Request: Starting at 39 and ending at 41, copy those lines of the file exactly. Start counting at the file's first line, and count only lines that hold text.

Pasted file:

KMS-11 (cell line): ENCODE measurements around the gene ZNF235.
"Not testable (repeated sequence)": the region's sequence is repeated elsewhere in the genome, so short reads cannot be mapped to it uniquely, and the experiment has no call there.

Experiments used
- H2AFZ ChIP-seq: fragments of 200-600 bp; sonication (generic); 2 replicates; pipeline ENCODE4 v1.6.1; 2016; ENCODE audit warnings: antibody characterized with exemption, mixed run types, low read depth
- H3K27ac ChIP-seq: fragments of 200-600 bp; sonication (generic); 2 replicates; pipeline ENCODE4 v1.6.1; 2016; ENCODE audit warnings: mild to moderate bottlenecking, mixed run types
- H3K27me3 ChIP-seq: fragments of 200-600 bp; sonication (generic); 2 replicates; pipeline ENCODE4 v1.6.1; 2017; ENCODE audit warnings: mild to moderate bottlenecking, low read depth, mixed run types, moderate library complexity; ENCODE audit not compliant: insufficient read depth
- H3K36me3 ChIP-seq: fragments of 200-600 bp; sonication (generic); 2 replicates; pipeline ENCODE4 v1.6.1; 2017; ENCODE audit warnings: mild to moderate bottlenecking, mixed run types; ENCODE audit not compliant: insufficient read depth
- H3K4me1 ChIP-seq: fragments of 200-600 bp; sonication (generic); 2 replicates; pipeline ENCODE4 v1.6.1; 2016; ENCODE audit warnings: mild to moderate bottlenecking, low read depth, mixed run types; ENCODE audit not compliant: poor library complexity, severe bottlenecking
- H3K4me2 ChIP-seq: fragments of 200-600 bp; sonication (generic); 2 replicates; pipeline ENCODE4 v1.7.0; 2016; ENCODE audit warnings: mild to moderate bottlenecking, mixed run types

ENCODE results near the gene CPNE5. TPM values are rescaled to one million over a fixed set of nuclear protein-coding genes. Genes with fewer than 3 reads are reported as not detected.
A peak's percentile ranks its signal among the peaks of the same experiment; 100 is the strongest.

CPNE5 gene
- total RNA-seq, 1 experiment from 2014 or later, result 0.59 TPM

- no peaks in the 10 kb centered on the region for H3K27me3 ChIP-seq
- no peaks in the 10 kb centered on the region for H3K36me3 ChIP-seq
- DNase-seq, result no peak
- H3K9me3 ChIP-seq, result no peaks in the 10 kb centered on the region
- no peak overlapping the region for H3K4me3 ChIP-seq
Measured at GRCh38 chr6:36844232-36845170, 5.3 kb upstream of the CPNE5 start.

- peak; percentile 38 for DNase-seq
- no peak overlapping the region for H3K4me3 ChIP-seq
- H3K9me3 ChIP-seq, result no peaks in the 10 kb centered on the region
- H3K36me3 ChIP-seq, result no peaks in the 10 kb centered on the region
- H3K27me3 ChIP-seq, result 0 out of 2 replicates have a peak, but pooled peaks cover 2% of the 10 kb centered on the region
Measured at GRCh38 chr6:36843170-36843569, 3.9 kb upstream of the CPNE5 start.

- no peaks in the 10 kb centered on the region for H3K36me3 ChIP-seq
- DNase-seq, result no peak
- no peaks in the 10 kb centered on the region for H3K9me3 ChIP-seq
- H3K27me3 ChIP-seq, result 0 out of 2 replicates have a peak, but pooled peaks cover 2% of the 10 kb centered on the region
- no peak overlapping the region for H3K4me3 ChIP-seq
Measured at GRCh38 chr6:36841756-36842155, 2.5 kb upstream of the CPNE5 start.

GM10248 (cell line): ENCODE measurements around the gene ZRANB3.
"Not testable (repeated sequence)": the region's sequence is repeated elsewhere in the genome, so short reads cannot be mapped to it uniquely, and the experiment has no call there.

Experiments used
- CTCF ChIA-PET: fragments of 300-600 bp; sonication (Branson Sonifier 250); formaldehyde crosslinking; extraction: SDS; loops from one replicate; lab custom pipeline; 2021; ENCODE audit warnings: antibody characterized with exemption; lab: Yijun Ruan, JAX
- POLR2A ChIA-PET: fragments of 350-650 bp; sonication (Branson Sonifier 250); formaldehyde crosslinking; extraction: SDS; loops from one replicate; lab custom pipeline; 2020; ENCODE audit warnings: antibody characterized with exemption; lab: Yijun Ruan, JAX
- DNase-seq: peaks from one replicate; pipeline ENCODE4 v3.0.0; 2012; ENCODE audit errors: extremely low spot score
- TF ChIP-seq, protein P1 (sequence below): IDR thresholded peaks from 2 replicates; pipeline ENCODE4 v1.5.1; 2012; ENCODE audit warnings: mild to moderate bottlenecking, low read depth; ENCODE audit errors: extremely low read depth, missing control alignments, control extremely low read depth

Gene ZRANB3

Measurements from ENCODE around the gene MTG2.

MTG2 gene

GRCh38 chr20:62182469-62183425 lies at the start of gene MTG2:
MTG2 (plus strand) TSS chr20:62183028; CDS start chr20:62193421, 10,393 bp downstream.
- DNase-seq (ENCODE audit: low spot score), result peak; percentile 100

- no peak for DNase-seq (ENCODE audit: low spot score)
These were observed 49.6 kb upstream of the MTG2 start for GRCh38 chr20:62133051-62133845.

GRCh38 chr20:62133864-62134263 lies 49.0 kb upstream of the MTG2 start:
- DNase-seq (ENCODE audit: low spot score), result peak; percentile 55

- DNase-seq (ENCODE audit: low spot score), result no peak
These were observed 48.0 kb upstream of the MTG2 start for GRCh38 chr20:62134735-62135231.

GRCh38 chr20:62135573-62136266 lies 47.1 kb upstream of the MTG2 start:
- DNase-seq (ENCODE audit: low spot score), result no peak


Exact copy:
Gene ZRANB3

Measurements from ENCODE around the gene MTG2.

MTG2 gene